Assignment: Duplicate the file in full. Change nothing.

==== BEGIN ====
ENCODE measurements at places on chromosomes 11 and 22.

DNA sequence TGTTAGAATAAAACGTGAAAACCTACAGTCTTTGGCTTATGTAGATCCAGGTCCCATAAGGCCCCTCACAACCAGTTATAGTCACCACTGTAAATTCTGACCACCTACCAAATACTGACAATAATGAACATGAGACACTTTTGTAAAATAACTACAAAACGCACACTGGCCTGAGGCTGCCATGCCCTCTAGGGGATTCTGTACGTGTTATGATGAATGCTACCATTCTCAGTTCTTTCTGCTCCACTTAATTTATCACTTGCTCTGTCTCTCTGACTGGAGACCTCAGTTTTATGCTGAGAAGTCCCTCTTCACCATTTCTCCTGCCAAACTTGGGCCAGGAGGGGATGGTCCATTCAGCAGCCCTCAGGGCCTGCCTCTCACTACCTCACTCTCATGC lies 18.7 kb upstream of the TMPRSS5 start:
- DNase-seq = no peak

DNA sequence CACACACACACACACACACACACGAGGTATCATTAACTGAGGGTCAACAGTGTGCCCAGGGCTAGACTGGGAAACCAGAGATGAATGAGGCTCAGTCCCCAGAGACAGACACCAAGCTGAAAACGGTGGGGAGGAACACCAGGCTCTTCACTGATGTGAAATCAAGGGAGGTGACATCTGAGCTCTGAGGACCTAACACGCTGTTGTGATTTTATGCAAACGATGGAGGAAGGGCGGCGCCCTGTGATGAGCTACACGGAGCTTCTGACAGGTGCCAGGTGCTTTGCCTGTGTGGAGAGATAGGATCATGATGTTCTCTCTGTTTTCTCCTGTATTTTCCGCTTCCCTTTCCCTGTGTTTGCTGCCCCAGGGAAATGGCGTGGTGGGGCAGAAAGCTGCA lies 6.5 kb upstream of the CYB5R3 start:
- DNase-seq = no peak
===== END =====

ENCODE measurements at places on chromosomes 11 and 22.

DNA sequence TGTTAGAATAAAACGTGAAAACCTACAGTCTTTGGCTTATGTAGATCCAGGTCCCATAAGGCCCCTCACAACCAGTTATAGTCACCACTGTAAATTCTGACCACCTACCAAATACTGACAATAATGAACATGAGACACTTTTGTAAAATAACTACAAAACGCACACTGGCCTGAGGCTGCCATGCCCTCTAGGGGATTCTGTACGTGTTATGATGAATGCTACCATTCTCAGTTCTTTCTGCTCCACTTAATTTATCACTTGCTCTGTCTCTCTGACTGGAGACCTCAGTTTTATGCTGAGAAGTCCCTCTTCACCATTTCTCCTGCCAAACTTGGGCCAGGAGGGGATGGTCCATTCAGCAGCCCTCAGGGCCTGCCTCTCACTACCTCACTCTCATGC lies 18.7 kb upstream of the TMPRSS5 start:
- DNase-seq = no peak

DNA sequence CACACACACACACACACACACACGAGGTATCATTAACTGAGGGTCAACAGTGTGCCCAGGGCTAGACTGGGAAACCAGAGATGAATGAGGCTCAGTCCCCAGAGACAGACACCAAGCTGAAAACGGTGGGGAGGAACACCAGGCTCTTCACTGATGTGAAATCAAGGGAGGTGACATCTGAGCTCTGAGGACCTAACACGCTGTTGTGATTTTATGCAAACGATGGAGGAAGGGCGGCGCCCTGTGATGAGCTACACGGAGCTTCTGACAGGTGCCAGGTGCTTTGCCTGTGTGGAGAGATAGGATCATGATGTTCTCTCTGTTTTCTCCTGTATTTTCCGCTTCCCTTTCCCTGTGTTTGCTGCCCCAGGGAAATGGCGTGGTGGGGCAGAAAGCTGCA lies 6.5 kb upstream of the CYB5R3 start:
- DNase-seq = no peak